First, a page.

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Emergency Radio Traffic

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Sep 14, 2002
Wow, in listening to the archive of radio traffic during and after the tornado's hitting Weld County yesterday it is incredible. Everyone from Weld SO, local police departments, and even State Patrol in the metro area and foothills couldn't even get out to call out traffic stops. From the comments units were making like, "Can we open up other channels?" there is a serious lack of knowledge about the radio system from and by the people who actually use the radios. Those personnel don't know that they are only allocated a certain number of frequencies to use and when 6 people are talking at the same time that's it. No one else can communicate. So the obvious solution is to get people to stop talking about non emergency topics like I heard by accident from my Pro 96 cycling fast enough. Someone would stop talking about emergency items and I would get some amatuer sounding chic that wasn't audible talking about something that wasn't related to the situation at hand. EOC needs to have a list non-esential radio's that they can shut down in those situations to relieve the air. The other solution is to obviously increase the number of frequencies on those repeaters. Denver has the right idea having 25 dedicated frequencies for just public safety, another whole different system for public works, and yet another system for the airport. As with most things in Colorado we fund the bare minimum like we do with highways. Expand it just enough to relieve current traffic flow. Do nothing to plan for the future. Put just enough frequencies on each repeater to handle normal traffic. We'll add more after something horrible happens and the system is overwhelmed. All in all it was pure chaos there for a while which is to be expected. Props to Weld County dispatch who kept their cool and remained professional through it all. Thanks to all the first responders who make those sacrifices to save others as did my local police department (Firestone) who were one of the first departments to jump on the air and offer assistance to the outside agencies. Those people need the best tools and the digital system isn't the best it could be at this point. They deserve better.
Jan 20, 2002
Greeley, CO
Unfortunately the PRO-96 starts choking bad when the site you are on starts overloading.

As mentioned in another thread the N. Greeley site's lack of voice channels was most likely the culprit with "busy's" as the affected area is covered by that site.

Sure adding more channels would alleviate site overload however there's this issue called funding and Motorola charges a few dollars for the repeaters.

Denver PS is now a 20 channel system since they switched over to EDACS simulcast.

Comparing Denver to the state system is apples and oranges. Denver is a single major city while DTRS covers an entire state. Huge difference.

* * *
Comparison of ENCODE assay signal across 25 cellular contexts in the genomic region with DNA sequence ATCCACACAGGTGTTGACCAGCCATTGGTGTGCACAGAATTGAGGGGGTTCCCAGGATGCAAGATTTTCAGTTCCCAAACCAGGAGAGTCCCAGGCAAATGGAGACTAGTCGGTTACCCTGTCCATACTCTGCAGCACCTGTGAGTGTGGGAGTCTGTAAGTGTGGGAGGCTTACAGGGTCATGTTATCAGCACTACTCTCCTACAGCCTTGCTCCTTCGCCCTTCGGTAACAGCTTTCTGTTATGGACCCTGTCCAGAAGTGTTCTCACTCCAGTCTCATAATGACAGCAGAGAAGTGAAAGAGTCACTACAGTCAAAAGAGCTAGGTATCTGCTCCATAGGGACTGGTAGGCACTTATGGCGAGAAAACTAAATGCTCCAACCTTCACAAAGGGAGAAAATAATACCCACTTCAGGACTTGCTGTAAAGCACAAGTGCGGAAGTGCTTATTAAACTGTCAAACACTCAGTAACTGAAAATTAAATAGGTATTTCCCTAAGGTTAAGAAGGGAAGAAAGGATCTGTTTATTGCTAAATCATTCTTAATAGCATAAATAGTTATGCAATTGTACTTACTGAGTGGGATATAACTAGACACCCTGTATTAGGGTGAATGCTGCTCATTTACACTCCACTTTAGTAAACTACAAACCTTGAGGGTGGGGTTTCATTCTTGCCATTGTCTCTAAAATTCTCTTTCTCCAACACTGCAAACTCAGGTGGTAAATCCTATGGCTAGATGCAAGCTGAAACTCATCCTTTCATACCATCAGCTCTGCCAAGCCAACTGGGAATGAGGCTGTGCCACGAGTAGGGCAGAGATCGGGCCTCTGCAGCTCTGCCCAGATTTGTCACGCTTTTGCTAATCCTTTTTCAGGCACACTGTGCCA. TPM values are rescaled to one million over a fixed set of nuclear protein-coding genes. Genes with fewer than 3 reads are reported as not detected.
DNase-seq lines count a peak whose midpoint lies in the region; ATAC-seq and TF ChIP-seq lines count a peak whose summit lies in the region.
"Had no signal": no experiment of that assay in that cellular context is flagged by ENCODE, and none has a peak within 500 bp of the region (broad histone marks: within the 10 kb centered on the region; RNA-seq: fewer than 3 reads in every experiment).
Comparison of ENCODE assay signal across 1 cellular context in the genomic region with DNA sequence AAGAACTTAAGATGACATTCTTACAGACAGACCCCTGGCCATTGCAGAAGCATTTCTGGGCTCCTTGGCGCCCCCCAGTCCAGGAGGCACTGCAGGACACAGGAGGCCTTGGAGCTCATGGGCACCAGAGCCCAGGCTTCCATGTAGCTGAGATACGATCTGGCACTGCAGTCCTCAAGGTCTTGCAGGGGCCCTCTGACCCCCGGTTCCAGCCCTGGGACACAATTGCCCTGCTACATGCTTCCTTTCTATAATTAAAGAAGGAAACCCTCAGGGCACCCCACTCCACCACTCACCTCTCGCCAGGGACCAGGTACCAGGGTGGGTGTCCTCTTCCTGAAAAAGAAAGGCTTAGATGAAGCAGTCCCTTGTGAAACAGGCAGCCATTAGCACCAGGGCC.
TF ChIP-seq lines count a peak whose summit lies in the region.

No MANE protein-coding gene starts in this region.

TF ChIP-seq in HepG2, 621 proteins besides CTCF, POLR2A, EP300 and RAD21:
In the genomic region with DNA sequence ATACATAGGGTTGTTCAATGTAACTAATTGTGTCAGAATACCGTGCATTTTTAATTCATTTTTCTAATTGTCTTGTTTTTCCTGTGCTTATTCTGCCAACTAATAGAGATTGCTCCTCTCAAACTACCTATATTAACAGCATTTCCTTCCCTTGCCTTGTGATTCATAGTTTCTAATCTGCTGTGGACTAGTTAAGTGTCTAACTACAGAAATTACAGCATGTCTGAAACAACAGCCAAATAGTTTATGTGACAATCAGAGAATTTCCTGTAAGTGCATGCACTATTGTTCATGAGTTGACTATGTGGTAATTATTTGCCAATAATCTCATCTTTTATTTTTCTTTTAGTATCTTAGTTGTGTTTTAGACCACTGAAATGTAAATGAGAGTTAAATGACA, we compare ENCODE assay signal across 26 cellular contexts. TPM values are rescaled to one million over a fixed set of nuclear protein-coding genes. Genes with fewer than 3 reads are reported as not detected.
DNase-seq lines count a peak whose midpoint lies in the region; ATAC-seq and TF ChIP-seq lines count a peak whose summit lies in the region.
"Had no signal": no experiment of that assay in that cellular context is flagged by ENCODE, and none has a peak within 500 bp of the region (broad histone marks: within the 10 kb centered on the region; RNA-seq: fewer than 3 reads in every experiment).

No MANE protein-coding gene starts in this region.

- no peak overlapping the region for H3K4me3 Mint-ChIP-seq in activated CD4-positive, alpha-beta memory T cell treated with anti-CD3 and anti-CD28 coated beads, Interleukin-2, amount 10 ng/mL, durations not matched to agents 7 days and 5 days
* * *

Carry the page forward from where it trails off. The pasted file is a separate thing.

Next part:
Premium Subscriber
Mar 22, 2007
Lewistown, Montana
I didn't get to monitor Thursdays event in the Windsor area until I got home in the evening.
I did monitor all day on Friday, listening to my 96 and then logging several sites with my 2096 and Pro96com. Monitored the Bald Mtn site for most of the day, I doubled my Talkgroup and Radio IDs yesterday with all the "new" radios in the area.

When the next round of weather warnings were issued Friday around 1530 and then Weld CO SO were calling in reports of tornadoes out near Kersey, and several other sitings, the Bald Mtn voice channels were all in use, as a channel became vacant it was immediately
busy again. Makes me wonder how many radios got the "busy" signal when they couldn't get channel access, and how long they might of had to wait to get access? Bald Mtn and Horsetooth have the most voice channels (7) up here in Northern CO. The other sites have less, and as Phil said the "Greeley North" site which is closet to Windsor only has 5 voice channels, so it was probably overwhelmed quickly on Thursday.

AS DGroves said:
"Put just enough frequencies on each repeater to handle normal traffic."
Seems to be common with most state and federal agencies anymore, never plan for the worst situation.

As fast as the areas of Northern Colorado are growing, sure seems like the DTRS system should follow along to handle emergencies like Thursdays and Fridays events.

Just my 2 cents worth.

73, Rex,
Severance, CO.
Feb 5, 2005
Just keep in mind...we're talking about the state gov't here.....big ideas with never planning ahead...and if there is any planning ahead..there's no money to carry out that plan.....but i'll just keep sticking with what I always say. We're better off communications wise now then 10 years ago, at least at a state level
Nov 11, 2007
We're gonna be dealing with the same issue in Mesa County soon. Not a whole lot of voice channels on the local towers, but I think generally, they can handle most of the state's routine traffic right now. Not sure how the 3 valley towers (Grand Mesa, Whitewater, Mesa Point) could handle a major event in the Grand Junction area.

In a couple of years when the entire county (including very busy GJPD, GJFD, and Mesa S/O) get on the system, there's gonna have to be lots more voice channels added. The local agencies are most likely gonna be responsible for that; not the state.

Hopefully the state will study what happened in Weld County, and do something about it. Whether that's urge the locals to get more voice channels or what, I don't know. But this is gonna happen again and again if someone doesn't get aggressive about planning for these things.
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